Green Lantern New Guardians #13 is all about Kyle, who we already know has the power of will (green) but has also recently been able to harness the power of hope (blue). Here, he is attempting to learn how to control 2 other colors of the spectrum: rage (red), through the power of Atrocitus, and love (violet), embodied within Star Sapphire Carol Ferris (the on-again-off-again love interest of long-time Green Lantern, Hal Jordan. These colors are at opposite ends of the spectrum (anyone remember ROYGBIV – red, orange, yellow, green, blue, indigo, violet – as the spectrum from school?), whereas his green power of will is the balance of them all. And with the flashbacks going on in this story these are the 2 colors that seem to hold the most weight with Kyle.
Before becoming a Lantern, Kyle was involved with a woman named Alexandra “Alex” DeWitt. She was the embodiment of love for Kyle, but shortly after he became a Green Lantern she was murdered. Kyle discovered her body stuffed into the fridge in his apartment, and this tore him apart. Alex was the one who convinced him he could be more, and she was left at the mercy of someone who wanted the power ring for themselves. (At least, that’s how the original story went… more on that in a bit.)
Kyle’s emotions around Alex’s death are more sadness than anything, and he is unable to harness the rage power that Atrocitus needs him to take. Instead of anger in remembering Alex and what happened to her, he begins to fall apart. Atrocitus instead takes Kyle across the planet, where he proceeds to demonstrate that there is ultimate levels of evil in the universe, even on Earth. He imparts on Kyle his own backstory, where he watched the Guardians’ first fighting force – the Manhunters – destroy his world. This is one of the first times we get such insight into Atrocitus, and I get the feeling more will be revealed within the pages of Red Lanterns in the months to come.
In seeing humans kill other humans for no reason whatsoever, Kyle gets angry… and begins to channel the Red. With each manifestation of power, there is a physical change in his outfit, and this is no different. Red energy spews forth from his mouth, and his helmet he creates looks like a cross between Firestorm and a Roman Legionnaire. Kyle gives in to the rage and takes out his frustrations on the invading force, only to be put in his place by Atrocitus, during which he receives a reminder of just how bad Atrocitus can be.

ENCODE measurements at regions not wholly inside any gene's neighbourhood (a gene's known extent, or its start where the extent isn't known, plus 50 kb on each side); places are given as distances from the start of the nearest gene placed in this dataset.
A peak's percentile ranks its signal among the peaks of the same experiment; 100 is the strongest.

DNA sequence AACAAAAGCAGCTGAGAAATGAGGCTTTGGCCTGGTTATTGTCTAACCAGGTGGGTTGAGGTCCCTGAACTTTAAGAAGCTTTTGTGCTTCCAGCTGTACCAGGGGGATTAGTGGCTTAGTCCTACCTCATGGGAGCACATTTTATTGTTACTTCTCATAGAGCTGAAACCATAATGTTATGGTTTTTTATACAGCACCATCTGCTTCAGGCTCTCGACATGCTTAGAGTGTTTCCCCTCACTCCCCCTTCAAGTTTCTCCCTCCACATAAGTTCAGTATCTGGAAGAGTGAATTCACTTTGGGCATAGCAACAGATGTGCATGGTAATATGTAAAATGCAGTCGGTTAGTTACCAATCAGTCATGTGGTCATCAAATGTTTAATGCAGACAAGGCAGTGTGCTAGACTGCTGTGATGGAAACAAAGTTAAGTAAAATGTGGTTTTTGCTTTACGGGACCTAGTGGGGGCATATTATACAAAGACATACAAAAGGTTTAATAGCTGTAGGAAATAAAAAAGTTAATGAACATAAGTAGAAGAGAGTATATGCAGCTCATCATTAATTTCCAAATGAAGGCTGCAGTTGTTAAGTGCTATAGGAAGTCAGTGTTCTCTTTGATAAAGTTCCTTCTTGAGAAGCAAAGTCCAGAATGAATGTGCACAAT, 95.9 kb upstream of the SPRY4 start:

So with all of this going on, what does this have to do with the Third Army? Not much . There are scenes that are more setting the stage for an upcoming battle. We see the new recruits of said Army approach the inhabitants of a planet within Sector 2819. The planet sends up a defense force to approach the invaders and determine their intentions, only to be taken over by the Army through their assimilation-style touch. It’s only a few panels but it really is setting the tone for what is to come.
Tony Bedard did a great job in writing this issue. In fact, this is becoming one of my favorite titles to come out of the New 52. (It also doesn’t hurt that I love Kyle Rayner as a character.) Although there are some characters I would like to see make an appearance in this title (such as the individuals from the short-lived mini-series Green Lantern: The New Corps which also starred Kyle), I am glad that Bedard took the opportunity to focus on Kyle’s origin. With the launch of the New 52, there was absolutely no confirmation as to how Kyle got his ring, and this issue begins to solve the problem. (Sure, we still don’t know how DC will retcon the fact that Kyle dated both Donna Troy and Jade, neither of whom have shown themselves in the New 52 – and I don’t anticipate seeing Jade anytime, either, as her father was the original Lantern, Alan Scott, who now resides as a much younger Lantern within the pages of Earth-2 – but they are starting to address his past.)
The art by Andrei Bressan and Amilcar Pinna is wonderful. I am not familiar with the work of these individuals outside of here, but they are definitely individuals to watch for. They make every person look different (which, for some artists, is rare – sometimes only the costume can help you identify who it is you are looking at) but they have depth in the facial layouts and expressions of everyone.
Although not a strong inclusion into the Rise of the Third Army crossover, I have a feeling it will tie-in much more strongly soon. This is a strong encapsulated story as well, and although you don’t have to have a background in this title or with Kyle Rayner’s past, you will enjoy the issue that much more if you do.